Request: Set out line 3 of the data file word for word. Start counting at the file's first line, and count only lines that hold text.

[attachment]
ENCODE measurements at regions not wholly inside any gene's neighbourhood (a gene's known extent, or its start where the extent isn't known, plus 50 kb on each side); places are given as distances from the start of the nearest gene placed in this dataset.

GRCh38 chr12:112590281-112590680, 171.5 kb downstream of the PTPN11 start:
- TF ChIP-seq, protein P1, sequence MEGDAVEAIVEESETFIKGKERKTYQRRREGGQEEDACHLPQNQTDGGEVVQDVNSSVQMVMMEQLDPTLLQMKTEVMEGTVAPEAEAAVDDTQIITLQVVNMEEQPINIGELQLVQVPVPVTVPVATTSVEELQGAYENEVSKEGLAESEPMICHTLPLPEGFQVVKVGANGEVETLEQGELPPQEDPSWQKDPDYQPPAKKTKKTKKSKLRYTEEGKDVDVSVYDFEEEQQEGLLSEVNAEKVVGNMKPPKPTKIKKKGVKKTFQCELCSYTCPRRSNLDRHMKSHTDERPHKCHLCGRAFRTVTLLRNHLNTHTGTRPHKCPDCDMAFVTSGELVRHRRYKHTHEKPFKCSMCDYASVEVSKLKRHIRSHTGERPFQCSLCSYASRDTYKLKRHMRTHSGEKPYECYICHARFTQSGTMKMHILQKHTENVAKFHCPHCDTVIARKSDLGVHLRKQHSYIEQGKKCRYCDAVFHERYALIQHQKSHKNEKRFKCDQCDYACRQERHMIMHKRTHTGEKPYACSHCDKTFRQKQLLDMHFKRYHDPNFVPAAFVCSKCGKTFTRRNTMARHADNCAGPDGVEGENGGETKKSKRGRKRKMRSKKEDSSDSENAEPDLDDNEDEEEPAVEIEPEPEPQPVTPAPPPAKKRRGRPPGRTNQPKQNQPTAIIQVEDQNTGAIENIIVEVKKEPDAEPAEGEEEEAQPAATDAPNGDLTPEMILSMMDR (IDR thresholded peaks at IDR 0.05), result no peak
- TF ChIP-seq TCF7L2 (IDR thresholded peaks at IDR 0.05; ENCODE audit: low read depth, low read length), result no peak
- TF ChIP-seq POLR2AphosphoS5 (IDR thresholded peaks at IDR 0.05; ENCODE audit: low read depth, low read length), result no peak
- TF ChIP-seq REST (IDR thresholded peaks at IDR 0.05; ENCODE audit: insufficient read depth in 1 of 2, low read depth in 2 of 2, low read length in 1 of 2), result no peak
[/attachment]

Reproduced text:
- TF ChIP-seq, protein P1, sequence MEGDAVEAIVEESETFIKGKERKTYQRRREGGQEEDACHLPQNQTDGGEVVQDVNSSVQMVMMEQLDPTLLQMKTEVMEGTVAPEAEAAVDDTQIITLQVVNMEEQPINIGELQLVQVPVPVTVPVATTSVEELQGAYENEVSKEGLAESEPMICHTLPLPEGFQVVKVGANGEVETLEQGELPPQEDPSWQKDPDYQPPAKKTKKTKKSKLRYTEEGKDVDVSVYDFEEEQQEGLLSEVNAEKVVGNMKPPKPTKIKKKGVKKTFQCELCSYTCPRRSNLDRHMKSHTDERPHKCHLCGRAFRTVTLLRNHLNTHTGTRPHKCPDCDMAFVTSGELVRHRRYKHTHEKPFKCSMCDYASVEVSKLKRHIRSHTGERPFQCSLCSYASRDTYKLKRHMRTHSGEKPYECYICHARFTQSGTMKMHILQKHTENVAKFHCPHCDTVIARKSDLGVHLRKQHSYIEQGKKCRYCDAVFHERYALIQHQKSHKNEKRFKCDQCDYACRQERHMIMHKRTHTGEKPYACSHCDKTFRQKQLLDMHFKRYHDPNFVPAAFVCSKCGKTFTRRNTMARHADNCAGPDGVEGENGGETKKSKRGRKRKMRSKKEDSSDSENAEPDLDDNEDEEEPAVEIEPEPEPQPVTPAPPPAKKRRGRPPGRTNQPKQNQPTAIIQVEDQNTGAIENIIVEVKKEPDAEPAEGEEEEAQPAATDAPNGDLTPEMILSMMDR (IDR thresholded peaks at IDR 0.05), result no peak